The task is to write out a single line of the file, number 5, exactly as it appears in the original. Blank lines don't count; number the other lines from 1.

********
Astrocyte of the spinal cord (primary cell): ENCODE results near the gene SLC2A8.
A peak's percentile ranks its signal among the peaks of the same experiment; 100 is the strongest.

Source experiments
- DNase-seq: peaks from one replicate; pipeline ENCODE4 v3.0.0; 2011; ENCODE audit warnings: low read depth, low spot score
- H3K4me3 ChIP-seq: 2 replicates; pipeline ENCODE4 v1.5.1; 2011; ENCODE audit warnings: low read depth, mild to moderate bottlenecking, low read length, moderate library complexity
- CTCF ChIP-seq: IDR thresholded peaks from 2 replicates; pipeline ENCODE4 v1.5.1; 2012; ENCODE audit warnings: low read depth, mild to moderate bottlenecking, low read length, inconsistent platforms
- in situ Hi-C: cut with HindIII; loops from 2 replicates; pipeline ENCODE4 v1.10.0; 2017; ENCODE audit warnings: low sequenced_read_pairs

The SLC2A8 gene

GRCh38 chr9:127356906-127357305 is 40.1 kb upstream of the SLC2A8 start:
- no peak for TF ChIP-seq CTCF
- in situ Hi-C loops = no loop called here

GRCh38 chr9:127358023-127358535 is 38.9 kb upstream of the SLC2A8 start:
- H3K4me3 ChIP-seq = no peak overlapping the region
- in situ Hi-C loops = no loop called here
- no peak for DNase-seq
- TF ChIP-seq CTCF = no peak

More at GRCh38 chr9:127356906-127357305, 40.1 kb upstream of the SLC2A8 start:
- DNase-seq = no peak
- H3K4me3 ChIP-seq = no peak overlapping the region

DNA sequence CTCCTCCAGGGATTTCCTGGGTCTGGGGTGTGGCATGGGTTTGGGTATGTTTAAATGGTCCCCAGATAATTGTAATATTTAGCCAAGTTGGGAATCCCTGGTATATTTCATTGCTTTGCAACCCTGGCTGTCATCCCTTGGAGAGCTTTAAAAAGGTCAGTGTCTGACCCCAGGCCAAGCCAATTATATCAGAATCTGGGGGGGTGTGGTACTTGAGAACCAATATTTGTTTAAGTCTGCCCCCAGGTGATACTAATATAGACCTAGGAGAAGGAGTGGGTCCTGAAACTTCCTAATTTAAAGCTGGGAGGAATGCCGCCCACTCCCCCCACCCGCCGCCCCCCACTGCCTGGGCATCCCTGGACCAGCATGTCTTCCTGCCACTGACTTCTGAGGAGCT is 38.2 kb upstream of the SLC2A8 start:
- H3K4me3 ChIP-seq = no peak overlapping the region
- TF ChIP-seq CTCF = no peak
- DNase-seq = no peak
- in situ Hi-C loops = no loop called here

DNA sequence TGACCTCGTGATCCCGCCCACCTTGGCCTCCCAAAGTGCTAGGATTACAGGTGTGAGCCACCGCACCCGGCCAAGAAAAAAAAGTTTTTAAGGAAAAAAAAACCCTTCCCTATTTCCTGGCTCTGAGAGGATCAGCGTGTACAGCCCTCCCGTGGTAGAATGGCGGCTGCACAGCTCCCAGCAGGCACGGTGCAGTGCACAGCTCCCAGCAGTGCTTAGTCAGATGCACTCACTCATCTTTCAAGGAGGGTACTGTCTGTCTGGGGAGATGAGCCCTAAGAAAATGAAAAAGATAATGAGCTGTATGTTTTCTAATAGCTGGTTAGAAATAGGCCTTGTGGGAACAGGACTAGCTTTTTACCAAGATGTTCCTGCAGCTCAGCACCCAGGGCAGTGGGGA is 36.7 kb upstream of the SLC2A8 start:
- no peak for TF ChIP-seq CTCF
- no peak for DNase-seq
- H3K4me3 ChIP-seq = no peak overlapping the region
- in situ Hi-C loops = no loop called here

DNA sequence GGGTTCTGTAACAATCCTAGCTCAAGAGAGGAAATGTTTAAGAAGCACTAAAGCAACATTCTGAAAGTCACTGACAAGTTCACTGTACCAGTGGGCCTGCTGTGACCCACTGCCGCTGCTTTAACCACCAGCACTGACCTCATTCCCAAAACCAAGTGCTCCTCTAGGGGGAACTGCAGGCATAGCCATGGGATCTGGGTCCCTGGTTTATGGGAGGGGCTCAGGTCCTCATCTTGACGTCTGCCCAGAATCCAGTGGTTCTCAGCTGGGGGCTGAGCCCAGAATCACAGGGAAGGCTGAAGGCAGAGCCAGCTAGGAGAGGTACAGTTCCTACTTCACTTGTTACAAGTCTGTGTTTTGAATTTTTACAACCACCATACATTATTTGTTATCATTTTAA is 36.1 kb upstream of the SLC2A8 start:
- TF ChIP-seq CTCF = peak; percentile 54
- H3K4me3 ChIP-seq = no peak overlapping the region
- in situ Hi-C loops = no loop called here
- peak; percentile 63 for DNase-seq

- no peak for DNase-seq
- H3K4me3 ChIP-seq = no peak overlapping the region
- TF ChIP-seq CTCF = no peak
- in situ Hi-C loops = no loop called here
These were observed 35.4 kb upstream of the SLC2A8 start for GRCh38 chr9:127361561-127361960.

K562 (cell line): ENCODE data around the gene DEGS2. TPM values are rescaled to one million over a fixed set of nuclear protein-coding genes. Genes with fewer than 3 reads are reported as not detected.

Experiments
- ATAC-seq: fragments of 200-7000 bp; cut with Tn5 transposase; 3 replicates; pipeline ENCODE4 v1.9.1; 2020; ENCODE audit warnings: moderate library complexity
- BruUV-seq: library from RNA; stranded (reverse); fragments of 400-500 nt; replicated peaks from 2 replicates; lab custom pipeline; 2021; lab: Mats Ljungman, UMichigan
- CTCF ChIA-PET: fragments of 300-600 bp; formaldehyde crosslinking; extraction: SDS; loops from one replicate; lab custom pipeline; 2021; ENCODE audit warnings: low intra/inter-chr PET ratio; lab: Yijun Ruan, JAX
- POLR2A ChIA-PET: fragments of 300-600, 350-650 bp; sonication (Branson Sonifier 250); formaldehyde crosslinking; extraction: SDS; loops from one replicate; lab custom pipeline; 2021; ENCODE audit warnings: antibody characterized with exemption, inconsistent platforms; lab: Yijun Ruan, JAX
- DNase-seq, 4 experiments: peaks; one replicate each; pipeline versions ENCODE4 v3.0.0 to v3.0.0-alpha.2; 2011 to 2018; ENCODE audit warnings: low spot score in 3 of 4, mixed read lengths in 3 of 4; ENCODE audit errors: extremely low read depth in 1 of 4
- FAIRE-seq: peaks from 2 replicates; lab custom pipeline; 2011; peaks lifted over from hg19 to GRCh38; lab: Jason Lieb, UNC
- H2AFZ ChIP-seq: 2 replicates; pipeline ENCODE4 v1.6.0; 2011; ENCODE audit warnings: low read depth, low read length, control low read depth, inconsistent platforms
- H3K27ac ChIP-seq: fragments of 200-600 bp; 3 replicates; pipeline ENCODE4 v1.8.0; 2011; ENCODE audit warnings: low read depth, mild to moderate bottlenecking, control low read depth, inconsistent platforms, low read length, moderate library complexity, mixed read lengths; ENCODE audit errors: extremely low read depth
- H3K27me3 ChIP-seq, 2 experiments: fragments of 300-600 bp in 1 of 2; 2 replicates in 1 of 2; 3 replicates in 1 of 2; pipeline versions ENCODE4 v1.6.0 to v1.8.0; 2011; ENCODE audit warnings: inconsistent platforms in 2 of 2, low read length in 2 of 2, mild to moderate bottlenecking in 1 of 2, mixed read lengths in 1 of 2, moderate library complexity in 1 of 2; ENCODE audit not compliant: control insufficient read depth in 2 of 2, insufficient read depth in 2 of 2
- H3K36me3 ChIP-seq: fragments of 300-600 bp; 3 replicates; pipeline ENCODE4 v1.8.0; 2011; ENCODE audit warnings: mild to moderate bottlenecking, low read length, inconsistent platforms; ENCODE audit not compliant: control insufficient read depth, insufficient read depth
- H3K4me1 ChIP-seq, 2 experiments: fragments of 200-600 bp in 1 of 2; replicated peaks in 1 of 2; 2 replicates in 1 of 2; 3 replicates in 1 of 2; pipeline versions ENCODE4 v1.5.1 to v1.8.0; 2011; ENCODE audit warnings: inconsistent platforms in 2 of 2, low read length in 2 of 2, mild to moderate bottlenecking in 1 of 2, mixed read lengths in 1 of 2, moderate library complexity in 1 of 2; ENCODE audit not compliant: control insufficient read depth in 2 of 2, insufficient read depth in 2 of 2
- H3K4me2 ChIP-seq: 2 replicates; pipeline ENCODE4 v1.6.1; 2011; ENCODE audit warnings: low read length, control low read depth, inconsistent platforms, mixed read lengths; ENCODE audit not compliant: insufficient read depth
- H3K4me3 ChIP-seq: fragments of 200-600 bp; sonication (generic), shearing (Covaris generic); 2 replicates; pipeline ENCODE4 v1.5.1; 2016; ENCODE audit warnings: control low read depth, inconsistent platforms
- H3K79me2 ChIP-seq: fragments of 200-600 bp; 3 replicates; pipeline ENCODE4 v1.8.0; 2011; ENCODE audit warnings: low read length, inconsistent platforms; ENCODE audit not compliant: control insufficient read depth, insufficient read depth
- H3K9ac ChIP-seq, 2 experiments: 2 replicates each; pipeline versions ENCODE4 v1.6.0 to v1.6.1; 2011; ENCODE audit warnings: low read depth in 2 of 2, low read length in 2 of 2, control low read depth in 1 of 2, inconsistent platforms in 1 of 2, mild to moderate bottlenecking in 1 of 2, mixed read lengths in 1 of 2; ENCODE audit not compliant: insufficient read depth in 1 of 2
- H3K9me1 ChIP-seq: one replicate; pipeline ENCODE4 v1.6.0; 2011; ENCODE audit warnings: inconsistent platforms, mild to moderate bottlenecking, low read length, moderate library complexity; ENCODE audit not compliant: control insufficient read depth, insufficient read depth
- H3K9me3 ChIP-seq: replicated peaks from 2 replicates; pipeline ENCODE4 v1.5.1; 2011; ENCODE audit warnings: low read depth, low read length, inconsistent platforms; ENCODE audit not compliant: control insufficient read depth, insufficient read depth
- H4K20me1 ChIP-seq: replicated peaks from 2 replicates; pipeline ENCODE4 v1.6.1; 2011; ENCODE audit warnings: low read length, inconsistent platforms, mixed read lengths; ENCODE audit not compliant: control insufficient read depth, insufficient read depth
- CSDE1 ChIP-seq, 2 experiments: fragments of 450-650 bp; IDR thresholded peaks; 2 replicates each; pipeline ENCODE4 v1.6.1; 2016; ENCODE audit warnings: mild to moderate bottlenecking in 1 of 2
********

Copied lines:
- H3K4me3 ChIP-seq: 2 replicates; pipeline ENCODE4 v1.5.1; 2011; ENCODE audit warnings: low read depth, mild to moderate bottlenecking, low read length, moderate library complexity